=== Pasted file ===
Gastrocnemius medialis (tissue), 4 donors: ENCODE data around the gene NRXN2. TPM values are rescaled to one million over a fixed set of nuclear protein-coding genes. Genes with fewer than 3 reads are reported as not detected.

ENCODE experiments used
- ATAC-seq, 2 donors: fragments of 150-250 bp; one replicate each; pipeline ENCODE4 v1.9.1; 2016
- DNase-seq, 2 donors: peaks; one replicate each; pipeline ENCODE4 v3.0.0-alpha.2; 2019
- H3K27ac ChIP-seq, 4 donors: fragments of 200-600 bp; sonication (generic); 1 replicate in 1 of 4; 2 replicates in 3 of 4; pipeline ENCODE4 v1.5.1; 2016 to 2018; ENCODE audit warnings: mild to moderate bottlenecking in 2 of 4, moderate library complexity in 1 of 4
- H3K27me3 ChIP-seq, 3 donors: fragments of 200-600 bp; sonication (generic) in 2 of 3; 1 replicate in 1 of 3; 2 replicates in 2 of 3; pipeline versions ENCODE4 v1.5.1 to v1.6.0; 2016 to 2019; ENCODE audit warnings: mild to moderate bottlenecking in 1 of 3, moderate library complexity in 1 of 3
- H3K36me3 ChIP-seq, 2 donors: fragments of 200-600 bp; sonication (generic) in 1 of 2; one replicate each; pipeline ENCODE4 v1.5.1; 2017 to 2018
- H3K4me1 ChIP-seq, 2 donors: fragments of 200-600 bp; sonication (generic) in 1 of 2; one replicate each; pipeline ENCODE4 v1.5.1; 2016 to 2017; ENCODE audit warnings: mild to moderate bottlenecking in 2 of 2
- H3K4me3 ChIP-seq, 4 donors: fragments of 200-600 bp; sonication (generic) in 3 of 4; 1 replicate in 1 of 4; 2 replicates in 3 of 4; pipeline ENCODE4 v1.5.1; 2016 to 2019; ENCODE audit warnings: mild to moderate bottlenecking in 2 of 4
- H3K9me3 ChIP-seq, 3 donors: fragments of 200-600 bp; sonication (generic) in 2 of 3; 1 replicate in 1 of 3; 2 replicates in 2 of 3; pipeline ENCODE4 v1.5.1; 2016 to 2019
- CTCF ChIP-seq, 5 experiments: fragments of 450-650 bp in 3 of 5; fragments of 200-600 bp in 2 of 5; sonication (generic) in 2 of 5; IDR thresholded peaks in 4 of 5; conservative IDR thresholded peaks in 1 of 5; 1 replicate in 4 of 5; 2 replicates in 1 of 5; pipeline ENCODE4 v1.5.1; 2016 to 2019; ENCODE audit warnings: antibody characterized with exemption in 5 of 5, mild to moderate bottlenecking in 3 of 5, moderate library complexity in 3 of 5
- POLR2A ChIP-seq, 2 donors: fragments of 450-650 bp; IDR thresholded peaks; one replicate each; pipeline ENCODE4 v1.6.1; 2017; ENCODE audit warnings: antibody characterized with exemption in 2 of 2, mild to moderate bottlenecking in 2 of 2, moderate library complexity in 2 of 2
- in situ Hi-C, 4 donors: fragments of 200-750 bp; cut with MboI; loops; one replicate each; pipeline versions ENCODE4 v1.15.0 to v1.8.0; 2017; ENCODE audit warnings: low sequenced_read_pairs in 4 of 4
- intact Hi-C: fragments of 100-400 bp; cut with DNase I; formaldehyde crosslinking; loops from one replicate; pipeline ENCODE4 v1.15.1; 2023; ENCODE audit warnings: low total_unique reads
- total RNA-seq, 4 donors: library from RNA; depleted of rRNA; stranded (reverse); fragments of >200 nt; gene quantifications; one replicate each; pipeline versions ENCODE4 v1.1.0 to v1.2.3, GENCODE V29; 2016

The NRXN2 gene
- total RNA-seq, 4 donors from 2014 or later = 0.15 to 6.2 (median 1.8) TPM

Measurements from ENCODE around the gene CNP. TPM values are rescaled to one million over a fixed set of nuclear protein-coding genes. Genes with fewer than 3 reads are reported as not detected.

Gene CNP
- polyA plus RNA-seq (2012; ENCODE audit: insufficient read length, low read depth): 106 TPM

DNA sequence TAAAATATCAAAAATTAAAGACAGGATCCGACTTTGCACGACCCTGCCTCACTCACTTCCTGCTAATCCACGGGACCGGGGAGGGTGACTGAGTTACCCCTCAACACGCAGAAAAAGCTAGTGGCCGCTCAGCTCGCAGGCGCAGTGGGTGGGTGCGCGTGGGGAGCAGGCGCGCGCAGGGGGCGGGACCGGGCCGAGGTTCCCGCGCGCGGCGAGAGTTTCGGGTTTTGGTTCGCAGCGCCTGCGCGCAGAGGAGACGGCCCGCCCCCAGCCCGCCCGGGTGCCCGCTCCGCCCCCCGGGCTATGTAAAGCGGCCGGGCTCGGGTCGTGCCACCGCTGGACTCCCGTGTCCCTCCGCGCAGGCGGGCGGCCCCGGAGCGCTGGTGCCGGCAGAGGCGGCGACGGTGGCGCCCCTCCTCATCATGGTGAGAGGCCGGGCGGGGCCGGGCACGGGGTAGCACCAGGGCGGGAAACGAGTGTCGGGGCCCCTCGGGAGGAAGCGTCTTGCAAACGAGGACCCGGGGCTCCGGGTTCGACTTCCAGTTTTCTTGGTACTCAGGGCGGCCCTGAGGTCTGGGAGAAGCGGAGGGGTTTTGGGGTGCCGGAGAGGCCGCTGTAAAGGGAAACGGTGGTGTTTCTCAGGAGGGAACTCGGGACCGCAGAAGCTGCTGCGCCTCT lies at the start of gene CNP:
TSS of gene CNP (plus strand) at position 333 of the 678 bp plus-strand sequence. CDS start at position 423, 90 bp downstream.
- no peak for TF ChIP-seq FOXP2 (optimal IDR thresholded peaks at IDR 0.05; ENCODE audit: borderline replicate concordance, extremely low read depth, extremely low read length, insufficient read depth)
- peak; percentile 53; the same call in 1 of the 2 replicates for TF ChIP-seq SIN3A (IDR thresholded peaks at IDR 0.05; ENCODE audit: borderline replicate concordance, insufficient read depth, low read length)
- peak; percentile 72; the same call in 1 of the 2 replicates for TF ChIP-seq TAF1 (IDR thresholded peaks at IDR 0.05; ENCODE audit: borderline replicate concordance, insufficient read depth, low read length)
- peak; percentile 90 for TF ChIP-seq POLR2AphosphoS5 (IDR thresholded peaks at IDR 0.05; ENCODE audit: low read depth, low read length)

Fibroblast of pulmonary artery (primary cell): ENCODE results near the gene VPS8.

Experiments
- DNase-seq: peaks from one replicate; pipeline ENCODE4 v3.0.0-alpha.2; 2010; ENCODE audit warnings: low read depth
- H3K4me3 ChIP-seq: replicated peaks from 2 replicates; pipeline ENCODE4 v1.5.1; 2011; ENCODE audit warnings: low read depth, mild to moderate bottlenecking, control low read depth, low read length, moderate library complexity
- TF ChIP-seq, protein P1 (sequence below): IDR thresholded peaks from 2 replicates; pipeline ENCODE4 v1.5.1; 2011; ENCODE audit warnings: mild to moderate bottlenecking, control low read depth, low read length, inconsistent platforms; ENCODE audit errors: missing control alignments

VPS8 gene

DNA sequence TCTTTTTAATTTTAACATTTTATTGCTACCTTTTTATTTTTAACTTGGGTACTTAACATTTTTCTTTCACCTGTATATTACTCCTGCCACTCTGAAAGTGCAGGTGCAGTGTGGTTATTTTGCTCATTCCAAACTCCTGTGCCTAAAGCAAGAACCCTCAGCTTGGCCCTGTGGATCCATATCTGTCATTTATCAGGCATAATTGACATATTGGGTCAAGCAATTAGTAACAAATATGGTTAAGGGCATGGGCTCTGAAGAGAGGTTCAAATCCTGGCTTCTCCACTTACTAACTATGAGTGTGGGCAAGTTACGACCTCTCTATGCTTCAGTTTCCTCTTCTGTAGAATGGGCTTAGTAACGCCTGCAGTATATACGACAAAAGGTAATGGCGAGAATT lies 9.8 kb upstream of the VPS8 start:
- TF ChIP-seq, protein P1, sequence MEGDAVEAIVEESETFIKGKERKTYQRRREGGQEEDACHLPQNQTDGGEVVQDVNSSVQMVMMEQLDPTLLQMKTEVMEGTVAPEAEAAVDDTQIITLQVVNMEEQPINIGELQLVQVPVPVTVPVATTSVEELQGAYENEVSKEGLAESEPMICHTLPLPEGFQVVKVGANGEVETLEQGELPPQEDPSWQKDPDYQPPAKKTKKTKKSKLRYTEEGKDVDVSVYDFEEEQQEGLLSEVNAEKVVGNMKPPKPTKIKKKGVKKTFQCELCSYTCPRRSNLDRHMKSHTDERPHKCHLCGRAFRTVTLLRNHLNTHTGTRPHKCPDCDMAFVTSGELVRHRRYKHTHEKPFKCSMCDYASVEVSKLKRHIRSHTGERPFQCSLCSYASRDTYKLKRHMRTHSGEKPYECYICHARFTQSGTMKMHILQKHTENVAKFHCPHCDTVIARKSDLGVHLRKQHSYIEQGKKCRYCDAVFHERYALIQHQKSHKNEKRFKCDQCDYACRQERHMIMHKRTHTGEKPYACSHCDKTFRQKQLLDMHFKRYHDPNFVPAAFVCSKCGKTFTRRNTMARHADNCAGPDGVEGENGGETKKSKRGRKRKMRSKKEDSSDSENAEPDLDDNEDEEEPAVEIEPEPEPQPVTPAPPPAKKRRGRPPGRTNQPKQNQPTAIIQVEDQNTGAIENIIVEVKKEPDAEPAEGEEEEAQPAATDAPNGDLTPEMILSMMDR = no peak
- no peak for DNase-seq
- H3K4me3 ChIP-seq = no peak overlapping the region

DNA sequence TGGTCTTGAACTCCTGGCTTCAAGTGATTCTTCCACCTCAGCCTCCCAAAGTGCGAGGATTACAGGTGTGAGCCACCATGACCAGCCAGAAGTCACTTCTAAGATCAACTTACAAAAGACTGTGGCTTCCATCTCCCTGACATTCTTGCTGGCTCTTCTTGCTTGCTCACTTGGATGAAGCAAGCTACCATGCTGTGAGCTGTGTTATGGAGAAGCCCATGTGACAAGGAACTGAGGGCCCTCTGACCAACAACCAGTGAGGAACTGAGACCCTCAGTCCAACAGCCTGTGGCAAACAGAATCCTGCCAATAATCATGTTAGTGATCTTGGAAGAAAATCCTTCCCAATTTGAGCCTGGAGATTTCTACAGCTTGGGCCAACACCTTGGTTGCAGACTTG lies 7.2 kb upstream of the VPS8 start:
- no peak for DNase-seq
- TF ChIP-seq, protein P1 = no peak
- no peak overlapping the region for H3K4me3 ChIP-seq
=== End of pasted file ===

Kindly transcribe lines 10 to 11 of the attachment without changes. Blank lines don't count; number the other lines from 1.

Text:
- H3K9me3 ChIP-seq, 3 donors: fragments of 200-600 bp; sonication (generic) in 2 of 3; 1 replicate in 1 of 3; 2 replicates in 2 of 3; pipeline ENCODE4 v1.5.1; 2016 to 2019
- CTCF ChIP-seq, 5 experiments: fragments of 450-650 bp in 3 of 5; fragments of 200-600 bp in 2 of 5; sonication (generic) in 2 of 5; IDR thresholded peaks in 4 of 5; conservative IDR thresholded peaks in 1 of 5; 1 replicate in 4 of 5; 2 replicates in 1 of 5; pipeline ENCODE4 v1.5.1; 2016 to 2019; ENCODE audit warnings: antibody characterized with exemption in 5 of 5, mild to moderate bottlenecking in 3 of 5, moderate library complexity in 3 of 5